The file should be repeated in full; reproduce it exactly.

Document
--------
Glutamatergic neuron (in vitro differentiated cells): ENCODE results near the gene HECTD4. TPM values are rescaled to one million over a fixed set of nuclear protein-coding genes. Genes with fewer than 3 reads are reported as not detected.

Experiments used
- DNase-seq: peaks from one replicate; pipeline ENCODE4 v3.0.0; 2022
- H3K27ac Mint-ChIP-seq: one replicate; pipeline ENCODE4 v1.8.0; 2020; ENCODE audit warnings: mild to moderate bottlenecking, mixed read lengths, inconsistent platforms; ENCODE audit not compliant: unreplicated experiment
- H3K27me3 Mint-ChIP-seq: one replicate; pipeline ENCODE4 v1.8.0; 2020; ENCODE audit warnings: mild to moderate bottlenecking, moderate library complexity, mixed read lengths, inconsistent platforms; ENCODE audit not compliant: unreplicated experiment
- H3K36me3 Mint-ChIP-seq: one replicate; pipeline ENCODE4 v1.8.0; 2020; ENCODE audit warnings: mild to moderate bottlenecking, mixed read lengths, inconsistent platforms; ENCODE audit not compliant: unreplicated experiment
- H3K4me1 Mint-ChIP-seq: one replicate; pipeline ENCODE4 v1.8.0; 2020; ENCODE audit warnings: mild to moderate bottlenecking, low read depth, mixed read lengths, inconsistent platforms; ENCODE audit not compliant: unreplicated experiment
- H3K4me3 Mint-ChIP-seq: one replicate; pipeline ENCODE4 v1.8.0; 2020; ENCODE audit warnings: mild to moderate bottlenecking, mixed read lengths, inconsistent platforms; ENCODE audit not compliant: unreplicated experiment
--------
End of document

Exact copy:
Glutamatergic neuron (in vitro differentiated cells): ENCODE results near the gene HECTD4. TPM values are rescaled to one million over a fixed set of nuclear protein-coding genes. Genes with fewer than 3 reads are reported as not detected.

Experiments used
- DNase-seq: peaks from one replicate; pipeline ENCODE4 v3.0.0; 2022
- H3K27ac Mint-ChIP-seq: one replicate; pipeline ENCODE4 v1.8.0; 2020; ENCODE audit warnings: mild to moderate bottlenecking, mixed read lengths, inconsistent platforms; ENCODE audit not compliant: unreplicated experiment
- H3K27me3 Mint-ChIP-seq: one replicate; pipeline ENCODE4 v1.8.0; 2020; ENCODE audit warnings: mild to moderate bottlenecking, moderate library complexity, mixed read lengths, inconsistent platforms; ENCODE audit not compliant: unreplicated experiment
- H3K36me3 Mint-ChIP-seq: one replicate; pipeline ENCODE4 v1.8.0; 2020; ENCODE audit warnings: mild to moderate bottlenecking, mixed read lengths, inconsistent platforms; ENCODE audit not compliant: unreplicated experiment
- H3K4me1 Mint-ChIP-seq: one replicate; pipeline ENCODE4 v1.8.0; 2020; ENCODE audit warnings: mild to moderate bottlenecking, low read depth, mixed read lengths, inconsistent platforms; ENCODE audit not compliant: unreplicated experiment
- H3K4me3 Mint-ChIP-seq: one replicate; pipeline ENCODE4 v1.8.0; 2020; ENCODE audit warnings: mild to moderate bottlenecking, mixed read lengths, inconsistent platforms; ENCODE audit not compliant: unreplicated experiment